Going green will get a bit easier for freight truck owners and trucking infrastructure operators who can qualify for $50 million in clean truck replacement funding being awarded later this summer in the Southern California air basin.
The funds are in the last round to be paid out under California’s $1 billion Proposition 1B bond fund approved by voters in 2006. This final phase follows $52 million in funding awarded by the South Coast Air Quality Management District just two months ago.
Applicants must be truck owners aiming to replace older, diesel-powered Class 6 through 8 trucks and truck refrigeration units with new, clean natural gas, hybrid or zero emissions battery-electric or fuel-cell electric equipment.
Funding also is available for truck stop electrification, electric truck battery charging and hydrogen fuel-cell fueling stations and zero emission refrigeration unit infrastructure, said Fred Minassian, an assistant deputy administration officer with the South Coast district.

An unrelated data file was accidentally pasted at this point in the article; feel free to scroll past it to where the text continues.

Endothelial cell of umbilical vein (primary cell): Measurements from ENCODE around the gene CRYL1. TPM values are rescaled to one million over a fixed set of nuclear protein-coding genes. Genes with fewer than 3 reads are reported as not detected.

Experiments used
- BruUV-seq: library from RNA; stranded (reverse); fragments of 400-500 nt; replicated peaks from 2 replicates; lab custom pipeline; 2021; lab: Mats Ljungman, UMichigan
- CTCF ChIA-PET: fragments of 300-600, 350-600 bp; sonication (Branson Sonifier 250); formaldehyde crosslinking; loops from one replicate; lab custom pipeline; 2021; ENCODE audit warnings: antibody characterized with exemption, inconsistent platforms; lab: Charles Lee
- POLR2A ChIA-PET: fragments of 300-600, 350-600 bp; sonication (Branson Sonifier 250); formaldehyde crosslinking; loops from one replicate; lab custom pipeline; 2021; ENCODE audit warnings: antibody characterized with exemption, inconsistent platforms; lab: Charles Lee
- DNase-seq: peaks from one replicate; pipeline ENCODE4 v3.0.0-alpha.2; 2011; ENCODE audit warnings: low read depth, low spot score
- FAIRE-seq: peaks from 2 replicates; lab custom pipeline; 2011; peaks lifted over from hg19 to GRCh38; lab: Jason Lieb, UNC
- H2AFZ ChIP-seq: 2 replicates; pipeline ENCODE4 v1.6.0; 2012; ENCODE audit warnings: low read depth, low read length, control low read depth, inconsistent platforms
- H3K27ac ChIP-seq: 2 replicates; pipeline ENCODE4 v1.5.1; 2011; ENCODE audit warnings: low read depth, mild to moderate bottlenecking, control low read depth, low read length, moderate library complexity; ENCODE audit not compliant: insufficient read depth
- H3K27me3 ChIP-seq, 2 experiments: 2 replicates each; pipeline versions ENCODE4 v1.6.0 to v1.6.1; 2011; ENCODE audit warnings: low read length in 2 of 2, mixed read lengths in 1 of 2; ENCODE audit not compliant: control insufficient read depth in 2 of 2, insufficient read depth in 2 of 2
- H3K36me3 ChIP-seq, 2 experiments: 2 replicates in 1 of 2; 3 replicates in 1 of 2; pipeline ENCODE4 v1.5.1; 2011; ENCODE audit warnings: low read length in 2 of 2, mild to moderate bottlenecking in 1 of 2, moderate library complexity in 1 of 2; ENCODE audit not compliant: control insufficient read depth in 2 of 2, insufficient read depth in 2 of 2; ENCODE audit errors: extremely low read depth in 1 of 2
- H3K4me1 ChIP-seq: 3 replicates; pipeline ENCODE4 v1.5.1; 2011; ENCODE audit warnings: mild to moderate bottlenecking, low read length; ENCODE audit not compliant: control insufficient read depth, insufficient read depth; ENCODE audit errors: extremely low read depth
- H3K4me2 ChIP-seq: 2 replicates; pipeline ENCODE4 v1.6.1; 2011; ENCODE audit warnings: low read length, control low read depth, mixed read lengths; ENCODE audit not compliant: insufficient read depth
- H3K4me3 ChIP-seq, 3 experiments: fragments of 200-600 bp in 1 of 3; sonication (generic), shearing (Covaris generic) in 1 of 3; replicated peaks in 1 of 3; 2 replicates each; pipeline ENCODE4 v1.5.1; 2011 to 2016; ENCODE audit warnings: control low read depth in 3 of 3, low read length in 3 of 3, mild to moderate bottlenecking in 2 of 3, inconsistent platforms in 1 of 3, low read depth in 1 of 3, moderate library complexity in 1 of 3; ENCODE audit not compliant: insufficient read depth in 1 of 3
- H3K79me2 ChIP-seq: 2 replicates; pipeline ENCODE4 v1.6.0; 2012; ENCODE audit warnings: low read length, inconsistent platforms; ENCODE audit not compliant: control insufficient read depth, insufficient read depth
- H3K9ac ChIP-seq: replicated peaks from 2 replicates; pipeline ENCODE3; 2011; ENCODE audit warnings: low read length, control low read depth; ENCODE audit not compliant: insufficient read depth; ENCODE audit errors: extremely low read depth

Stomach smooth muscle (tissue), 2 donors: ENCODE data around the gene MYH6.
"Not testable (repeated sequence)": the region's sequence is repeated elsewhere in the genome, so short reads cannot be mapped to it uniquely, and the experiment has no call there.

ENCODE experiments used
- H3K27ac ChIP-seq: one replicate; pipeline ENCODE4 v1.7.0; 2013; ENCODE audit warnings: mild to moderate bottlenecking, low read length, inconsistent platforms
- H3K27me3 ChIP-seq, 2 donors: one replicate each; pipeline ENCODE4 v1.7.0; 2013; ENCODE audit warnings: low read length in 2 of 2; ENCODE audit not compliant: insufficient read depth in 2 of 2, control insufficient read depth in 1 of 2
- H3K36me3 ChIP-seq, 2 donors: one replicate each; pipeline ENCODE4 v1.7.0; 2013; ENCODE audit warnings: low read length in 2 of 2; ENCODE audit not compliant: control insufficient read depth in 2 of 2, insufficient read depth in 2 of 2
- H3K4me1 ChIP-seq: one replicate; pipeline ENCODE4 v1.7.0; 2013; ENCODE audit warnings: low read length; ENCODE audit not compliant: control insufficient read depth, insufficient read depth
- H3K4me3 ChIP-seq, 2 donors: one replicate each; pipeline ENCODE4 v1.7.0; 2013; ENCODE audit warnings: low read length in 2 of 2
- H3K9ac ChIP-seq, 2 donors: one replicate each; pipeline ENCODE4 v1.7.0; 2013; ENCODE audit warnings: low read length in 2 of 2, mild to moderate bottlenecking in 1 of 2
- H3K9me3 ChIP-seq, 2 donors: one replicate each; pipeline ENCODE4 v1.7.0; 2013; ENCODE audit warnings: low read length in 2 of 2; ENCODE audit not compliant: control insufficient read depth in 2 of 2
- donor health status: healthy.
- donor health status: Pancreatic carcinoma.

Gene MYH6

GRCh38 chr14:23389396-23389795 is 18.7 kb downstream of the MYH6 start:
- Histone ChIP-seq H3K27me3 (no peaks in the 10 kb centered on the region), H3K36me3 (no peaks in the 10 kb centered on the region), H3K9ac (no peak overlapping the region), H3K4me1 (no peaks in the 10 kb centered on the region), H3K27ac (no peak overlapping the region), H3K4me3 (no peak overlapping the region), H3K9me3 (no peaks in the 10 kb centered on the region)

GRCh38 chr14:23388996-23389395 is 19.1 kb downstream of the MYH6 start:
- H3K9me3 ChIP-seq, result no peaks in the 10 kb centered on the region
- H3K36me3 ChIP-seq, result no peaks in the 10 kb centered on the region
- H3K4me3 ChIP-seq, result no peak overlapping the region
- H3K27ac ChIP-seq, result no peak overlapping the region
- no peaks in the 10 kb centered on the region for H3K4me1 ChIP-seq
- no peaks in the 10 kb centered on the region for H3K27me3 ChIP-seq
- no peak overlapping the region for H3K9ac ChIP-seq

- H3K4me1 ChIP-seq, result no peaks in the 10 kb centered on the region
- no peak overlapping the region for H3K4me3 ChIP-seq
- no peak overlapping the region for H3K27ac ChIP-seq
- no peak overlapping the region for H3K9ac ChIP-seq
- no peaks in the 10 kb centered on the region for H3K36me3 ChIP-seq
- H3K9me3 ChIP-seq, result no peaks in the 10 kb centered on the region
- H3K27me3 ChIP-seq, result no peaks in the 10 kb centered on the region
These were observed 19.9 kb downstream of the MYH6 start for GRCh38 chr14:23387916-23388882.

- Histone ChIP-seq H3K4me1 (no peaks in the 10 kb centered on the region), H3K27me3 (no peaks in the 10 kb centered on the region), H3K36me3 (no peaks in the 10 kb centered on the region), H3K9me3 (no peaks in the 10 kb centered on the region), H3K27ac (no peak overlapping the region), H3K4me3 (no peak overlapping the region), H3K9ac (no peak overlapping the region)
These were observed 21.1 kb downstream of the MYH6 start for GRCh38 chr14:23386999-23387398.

The regulatory agency administers air quality programs throughout Los Angeles, Orange, Riverside and San Bernardino counties – the largest air basin in the state.
Funds available for qualified replacement truck purchases include up to $200,000 each for zero emissions trucks, up to $150,000 each for hybrid trucks with some all-electric (zero emission) travel capability, up to $100,00 each for trucks with new ultra-low-NOx (0.02 grams per mile) natural gas engines, up to $80,000 for trucks with standard hybrid power systems and up to $65,000 apiece for trucks with low NOx (0.2 grams/mile) engines.
Qualified applicants will have until June of 2020 to complete the purchase and replacement process – a timeframe intended to endure that the battery electric and fuel-cell trucks the program is promoting will be commercially available, said Minassian.
Funding applications can be obtained online and must be submitted by August 4.
The South Coast air basin managed by the SCAQMD has received 55 percent of Prop 1B funding since the initial awards were made in 2008, said Minassian.
Air quality management districts in the Bay Area and San Diego-Imperial County regions each received 6 percent of the $1 billion in total funding and the San Joaquin Valley district got 25 percent, he said. Each of those districts is handing the final round award process on its own schedule.